By contrast, Governor Christie not only ignores environmentalists (as evidenced by his unilateral withdrawal from the Regional Greenhouse Gas Initiative, for example), but takes money earmarked for environmental protection and uses it as a one-shot gimmick to balance the budget.

Who is the governor that the Times is referring to? It’s Florida’s Rick Scott – elected in the Tea Party onslaught in 2010, and widely regarded as an extreme right-winger on most issues.

But when it comes to protecting our natural resources, who is the real extremist?

Medicaid Expansion: What’s Not To Like About It?

 NJ Spotlight points out today that “New Jersey would save more than $6 billion in healthcare spending over the next nine years, if Gov. Chris Christie opts to expand Medicaid eligibility, according to a report released yesterday by NJ Policy Perspective (NJPP). “If the governor opts for expanded eligibility, the feds will cover 100 percent of the costs of both General Assistance and FamilyCare from 2014 to 2016, with the state’s share gradually rising to 10 percent by 2020,” explains NJPP.

What’s not to like about it? Oh… It’s a Democratic plan … an Obama plan … it’s a “spend more money” plan… an “increase the size of government” plan … It only helps the “takers” …  national Republican base hates it … we already provide enough Medicaid coverage … after 2020 NJ would have to actually pay 10%  …  we can’t trust government not to increase our share later … it does nothing to help Christie’s gubernatorial warchest.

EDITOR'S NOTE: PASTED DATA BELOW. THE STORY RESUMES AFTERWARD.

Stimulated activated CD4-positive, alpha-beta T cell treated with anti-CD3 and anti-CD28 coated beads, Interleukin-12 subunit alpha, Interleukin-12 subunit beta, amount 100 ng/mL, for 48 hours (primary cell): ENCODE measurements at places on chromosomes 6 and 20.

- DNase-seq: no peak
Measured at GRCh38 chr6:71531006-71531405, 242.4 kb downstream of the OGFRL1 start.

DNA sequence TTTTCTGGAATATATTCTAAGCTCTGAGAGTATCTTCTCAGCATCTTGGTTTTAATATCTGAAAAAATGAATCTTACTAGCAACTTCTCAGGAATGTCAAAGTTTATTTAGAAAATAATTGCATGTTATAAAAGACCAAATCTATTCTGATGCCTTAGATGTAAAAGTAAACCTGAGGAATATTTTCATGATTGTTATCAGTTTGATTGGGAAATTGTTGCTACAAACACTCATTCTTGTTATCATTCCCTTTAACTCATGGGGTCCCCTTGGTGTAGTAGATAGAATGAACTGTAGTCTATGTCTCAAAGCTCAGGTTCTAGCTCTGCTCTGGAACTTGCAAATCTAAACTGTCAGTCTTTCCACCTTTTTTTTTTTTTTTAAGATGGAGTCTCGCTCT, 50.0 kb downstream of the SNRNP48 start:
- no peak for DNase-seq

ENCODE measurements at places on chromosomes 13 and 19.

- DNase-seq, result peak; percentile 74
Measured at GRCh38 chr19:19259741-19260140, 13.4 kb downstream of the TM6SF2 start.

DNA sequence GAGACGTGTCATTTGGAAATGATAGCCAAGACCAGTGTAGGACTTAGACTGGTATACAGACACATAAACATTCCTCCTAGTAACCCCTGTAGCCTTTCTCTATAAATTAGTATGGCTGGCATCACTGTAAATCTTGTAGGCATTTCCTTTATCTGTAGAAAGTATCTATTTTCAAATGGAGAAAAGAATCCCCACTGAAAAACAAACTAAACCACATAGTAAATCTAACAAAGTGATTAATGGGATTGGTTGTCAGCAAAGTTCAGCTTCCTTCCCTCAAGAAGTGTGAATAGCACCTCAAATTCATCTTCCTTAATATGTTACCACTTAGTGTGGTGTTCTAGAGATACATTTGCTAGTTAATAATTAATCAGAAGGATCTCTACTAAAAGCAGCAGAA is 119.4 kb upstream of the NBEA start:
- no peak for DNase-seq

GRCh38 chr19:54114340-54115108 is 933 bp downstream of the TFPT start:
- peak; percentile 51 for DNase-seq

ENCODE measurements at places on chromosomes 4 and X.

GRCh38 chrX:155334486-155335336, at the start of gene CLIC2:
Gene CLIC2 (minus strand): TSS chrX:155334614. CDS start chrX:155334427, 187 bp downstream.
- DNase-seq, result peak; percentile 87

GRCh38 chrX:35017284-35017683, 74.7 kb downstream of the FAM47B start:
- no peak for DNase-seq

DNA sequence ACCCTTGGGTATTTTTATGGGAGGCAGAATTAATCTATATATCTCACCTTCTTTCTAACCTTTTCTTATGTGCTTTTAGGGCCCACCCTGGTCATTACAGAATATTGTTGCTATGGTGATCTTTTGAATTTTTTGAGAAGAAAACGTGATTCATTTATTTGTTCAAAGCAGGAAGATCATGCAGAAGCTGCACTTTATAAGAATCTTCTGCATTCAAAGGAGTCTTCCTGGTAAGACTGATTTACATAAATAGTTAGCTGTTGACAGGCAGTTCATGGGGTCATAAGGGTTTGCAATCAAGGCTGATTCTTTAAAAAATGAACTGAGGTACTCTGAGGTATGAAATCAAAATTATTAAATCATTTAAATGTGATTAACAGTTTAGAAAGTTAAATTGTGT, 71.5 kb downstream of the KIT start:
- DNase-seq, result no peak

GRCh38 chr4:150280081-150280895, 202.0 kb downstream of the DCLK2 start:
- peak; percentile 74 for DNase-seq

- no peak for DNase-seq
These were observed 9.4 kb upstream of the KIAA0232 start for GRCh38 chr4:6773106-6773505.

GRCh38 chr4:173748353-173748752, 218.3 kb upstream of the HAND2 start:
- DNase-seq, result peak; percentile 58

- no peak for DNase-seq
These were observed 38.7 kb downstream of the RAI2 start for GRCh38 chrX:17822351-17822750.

For the record, Gov. Chris Christie in an interview on Fox News’ “Fox and Friends” in July said, “Medicaid is pretty well expanded in our state already because of the legacy of previous Democratic governors” and noted that he is leaning toward not raising the program’s eligibility limit any further.”

So why has Republican Florida Governor Rick Scott decided to implement it? According to the Advisory Board Company, “23 states have decided to participate and 3 states are leaning toward participation.” Among the 13 states not participating, 8 are southern states that would benefit the most.